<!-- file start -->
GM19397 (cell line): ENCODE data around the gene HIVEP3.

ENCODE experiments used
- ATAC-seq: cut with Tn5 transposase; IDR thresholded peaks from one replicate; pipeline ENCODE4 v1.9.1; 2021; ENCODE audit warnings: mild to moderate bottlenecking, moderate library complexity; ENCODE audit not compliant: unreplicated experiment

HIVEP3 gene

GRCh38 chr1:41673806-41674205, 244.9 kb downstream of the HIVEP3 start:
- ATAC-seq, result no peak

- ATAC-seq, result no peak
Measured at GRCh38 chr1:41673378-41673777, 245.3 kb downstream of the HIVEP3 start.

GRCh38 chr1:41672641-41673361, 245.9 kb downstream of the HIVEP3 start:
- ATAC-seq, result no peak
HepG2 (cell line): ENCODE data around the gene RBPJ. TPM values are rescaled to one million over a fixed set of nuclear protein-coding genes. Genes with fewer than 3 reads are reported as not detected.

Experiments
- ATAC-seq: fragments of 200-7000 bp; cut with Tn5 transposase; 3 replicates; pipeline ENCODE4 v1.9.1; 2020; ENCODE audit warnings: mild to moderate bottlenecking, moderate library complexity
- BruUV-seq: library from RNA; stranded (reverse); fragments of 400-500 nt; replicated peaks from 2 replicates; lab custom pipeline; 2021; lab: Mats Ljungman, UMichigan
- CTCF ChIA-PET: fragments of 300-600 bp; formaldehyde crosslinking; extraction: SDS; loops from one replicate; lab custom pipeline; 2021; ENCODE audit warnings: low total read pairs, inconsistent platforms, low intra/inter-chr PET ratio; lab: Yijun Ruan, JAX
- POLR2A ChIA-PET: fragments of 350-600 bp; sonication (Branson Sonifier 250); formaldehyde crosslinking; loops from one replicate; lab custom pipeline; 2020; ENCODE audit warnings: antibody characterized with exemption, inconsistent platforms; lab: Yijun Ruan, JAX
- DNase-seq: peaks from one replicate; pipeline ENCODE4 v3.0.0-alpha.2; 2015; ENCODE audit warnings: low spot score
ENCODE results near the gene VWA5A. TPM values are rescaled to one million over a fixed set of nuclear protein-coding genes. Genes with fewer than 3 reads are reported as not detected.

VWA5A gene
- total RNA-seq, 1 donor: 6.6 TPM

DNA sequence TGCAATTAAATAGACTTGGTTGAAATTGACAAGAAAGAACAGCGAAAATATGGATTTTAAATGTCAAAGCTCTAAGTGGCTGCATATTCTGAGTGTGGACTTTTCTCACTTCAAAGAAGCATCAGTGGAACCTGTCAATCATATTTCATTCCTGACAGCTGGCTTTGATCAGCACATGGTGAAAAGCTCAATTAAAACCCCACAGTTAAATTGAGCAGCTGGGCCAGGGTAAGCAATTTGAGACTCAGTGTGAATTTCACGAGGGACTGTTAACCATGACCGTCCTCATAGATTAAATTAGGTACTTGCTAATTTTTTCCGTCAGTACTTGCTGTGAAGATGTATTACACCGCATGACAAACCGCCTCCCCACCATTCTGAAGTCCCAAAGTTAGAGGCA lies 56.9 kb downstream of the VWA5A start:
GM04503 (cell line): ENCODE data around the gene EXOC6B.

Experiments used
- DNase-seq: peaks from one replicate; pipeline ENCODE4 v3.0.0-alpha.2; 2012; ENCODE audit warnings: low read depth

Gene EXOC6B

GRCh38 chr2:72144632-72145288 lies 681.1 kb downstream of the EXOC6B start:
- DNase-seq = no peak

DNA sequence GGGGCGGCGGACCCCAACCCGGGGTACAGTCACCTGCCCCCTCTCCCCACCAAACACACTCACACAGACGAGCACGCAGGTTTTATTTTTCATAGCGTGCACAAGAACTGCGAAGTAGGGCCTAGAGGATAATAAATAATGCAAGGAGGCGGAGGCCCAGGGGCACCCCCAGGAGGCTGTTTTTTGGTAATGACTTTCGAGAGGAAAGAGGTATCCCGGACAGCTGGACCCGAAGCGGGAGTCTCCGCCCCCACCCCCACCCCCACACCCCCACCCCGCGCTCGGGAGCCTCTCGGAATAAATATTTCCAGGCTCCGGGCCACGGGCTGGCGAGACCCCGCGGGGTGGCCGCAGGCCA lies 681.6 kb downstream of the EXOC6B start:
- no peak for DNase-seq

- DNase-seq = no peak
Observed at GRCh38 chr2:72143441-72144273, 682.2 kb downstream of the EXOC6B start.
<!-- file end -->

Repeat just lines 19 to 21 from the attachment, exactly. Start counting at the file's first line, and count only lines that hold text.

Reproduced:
VWA5A gene
- total RNA-seq, 1 donor: 6.6 TPM

DNA sequence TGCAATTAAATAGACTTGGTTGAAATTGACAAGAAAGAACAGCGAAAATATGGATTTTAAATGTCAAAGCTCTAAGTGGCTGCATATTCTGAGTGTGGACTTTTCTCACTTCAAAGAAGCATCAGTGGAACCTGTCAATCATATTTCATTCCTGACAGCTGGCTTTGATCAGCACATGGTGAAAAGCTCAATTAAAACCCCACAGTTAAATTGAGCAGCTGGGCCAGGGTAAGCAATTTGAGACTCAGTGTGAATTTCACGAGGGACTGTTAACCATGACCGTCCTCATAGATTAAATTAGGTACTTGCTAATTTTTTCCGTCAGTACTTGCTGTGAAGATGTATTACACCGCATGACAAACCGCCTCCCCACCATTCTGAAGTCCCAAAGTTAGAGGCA lies 56.9 kb downstream of the VWA5A start: